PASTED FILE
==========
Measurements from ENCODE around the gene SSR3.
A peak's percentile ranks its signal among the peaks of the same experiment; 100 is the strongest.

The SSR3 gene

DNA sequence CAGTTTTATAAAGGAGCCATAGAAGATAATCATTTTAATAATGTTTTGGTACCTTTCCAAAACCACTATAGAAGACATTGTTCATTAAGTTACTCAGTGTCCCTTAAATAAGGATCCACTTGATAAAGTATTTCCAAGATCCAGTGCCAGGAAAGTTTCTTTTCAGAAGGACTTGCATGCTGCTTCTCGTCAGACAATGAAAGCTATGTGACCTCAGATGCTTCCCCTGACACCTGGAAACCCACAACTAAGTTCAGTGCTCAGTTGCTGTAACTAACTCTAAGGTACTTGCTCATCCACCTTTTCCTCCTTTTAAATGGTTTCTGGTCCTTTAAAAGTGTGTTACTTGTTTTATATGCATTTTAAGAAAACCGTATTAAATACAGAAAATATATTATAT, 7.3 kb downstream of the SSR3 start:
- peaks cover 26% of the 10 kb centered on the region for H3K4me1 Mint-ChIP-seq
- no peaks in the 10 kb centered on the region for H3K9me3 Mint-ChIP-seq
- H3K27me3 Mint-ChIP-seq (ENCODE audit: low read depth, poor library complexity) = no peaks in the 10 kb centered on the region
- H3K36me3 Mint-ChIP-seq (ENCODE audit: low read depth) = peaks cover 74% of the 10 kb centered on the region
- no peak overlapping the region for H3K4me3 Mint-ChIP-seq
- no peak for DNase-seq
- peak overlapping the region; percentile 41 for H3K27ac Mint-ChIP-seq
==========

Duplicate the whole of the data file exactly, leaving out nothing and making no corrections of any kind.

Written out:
Measurements from ENCODE around the gene SSR3.
A peak's percentile ranks its signal among the peaks of the same experiment; 100 is the strongest.

The SSR3 gene

DNA sequence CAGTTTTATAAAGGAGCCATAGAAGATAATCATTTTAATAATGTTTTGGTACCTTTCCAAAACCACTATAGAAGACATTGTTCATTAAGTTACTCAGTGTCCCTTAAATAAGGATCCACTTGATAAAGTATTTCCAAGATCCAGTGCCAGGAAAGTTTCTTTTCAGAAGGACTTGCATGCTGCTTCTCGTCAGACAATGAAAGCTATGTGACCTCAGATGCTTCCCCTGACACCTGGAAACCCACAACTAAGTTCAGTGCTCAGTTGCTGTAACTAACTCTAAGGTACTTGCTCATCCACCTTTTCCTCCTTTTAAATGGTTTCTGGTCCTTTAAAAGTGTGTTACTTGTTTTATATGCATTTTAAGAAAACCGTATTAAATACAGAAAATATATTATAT, 7.3 kb downstream of the SSR3 start:
- peaks cover 26% of the 10 kb centered on the region for H3K4me1 Mint-ChIP-seq
- no peaks in the 10 kb centered on the region for H3K9me3 Mint-ChIP-seq
- H3K27me3 Mint-ChIP-seq (ENCODE audit: low read depth, poor library complexity) = no peaks in the 10 kb centered on the region
- H3K36me3 Mint-ChIP-seq (ENCODE audit: low read depth) = peaks cover 74% of the 10 kb centered on the region
- no peak overlapping the region for H3K4me3 Mint-ChIP-seq
- no peak for DNase-seq
- peak overlapping the region; percentile 41 for H3K27ac Mint-ChIP-seq